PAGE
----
Harve Putman and Wm. S. Kidd
During 1871, while Harve Putman and Wm. S. Kidd were hunting horses near Mr. Kidd's home and near the House Mountain in Llano County about four miles east of Loyal Valley, the savages charged Mr. Kidd, who fled for a cluster of timber. When the brush was reached, it was already occupied by an Indian. But Mr. Kidd drew his six-shooter and the Indian retreated, for he evidently decided the thicket was not sufficiently large for the two. Mr. Kidd was then surrounded and the savages had him in very close quarters when Harve Putman, who heard the firing, hurried to his relief. Putman wounded a savage from the rear before the Indians knew he was around. His firing completely demoralized the Indians, who made a hurried retreat with their wounded.
Mrs. Kidd could hear her husband calling and accompanied by Mrs. Dennison, a near neighbor, started to the relief of Mr. Kidd. Before they had gone a great distance, however, Mrs. Dennison suggested they had better return to their children, and did.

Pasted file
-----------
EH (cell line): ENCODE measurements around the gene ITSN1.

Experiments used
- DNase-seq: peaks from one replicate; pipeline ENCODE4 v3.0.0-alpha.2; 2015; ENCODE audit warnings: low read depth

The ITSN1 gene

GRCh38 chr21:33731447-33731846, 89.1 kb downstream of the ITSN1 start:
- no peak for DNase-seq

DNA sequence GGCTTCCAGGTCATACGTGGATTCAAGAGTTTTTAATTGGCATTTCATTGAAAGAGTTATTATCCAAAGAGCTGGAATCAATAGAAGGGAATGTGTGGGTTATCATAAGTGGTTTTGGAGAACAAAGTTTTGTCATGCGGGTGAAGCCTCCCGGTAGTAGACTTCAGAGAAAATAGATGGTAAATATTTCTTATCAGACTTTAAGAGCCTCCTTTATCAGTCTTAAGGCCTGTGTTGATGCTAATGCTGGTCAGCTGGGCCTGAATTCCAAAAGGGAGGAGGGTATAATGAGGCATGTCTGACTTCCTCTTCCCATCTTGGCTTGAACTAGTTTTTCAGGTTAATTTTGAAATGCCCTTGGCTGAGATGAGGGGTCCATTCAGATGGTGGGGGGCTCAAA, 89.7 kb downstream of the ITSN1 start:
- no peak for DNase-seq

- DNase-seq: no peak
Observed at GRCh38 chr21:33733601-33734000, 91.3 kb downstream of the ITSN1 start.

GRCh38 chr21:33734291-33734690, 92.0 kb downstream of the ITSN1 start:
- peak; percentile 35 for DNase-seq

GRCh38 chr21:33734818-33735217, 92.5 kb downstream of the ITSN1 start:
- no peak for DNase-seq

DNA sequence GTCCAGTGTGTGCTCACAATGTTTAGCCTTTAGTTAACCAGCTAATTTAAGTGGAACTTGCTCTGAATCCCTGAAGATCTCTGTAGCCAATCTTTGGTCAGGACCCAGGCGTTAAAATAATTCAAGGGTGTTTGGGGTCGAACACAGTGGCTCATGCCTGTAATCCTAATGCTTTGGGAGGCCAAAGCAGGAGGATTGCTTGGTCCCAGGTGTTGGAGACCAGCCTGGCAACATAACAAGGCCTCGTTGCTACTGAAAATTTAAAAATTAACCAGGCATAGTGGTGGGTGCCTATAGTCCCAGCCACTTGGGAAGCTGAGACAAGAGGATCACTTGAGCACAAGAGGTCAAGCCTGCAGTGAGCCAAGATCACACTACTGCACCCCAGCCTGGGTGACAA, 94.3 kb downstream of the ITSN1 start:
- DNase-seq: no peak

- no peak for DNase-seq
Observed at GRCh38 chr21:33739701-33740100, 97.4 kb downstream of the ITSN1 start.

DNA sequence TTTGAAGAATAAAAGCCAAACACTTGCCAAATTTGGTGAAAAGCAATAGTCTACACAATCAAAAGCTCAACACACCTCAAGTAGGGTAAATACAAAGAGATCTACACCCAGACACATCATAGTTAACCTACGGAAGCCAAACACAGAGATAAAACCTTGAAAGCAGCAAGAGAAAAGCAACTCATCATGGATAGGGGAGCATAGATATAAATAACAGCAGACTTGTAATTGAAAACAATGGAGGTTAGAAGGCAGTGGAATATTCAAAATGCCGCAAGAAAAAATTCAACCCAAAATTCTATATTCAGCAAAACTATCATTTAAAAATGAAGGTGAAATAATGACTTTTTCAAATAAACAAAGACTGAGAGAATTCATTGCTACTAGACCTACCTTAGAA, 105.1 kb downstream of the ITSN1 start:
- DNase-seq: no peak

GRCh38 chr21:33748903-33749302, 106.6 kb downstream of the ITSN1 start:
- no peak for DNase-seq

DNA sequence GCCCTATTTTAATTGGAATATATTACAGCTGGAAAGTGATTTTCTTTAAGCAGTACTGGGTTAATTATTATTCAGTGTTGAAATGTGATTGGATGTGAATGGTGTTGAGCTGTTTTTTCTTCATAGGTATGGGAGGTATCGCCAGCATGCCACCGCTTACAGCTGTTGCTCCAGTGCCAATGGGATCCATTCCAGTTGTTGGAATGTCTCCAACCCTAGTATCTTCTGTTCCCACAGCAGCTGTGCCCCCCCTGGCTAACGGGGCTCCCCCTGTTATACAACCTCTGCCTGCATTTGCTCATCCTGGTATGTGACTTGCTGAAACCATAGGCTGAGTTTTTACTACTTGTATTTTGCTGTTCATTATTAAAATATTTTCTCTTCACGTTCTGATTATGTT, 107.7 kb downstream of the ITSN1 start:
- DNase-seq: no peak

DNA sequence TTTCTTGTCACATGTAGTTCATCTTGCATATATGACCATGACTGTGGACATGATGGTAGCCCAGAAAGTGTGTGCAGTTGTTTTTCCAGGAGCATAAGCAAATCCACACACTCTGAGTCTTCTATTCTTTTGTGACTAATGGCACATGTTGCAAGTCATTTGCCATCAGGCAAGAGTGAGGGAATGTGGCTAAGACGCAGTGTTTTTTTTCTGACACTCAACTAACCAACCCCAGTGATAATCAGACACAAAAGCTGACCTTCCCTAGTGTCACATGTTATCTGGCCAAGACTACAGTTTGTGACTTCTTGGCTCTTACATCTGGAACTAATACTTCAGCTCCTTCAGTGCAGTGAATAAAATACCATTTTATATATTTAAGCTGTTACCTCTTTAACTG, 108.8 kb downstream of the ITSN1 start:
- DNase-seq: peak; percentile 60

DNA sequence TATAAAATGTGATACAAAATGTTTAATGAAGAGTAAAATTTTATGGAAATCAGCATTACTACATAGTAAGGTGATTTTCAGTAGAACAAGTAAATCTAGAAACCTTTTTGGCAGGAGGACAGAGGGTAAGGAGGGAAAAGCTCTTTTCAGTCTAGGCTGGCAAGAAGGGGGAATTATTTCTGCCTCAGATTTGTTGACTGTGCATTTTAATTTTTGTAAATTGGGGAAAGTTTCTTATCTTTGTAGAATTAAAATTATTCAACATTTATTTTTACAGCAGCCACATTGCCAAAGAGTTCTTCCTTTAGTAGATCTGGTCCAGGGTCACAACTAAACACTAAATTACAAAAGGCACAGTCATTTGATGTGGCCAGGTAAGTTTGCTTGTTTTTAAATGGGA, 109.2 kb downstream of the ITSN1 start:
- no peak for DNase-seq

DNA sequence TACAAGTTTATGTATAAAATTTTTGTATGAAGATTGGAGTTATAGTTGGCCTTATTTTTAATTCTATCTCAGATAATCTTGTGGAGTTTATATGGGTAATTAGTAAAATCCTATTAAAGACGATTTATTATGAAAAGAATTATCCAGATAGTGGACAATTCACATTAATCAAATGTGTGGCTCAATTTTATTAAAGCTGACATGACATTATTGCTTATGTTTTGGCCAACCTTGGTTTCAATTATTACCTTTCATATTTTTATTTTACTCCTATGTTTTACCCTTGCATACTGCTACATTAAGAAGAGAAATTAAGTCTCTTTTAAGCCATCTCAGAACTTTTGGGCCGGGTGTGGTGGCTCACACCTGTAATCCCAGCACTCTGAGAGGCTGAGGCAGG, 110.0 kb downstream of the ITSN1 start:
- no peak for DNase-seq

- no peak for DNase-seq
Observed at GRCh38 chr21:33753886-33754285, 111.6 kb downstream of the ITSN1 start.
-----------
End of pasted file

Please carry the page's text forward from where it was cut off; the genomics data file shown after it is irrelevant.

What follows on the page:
Early that morning, some of the same Indians, who were, perhaps, scattered to comb the country of horses, dashed after Christian Keyser, who was about one-fourth mile east of his home. Mr. Keyser, at the time, was at the Nick Miller Spring, about four miles north of Loyal Valley. He made a hurried retreat to his residence which was reached safely.
Note: Author personally interviewed Mrs. Wm. S. Kidd, mentioned above; W. H. Roberts; and Frank and Otto Keyser, grandsons of Christian Keyser.
The above story is from the book, The West Texas Frontier, by Joseph Carroll McConnell.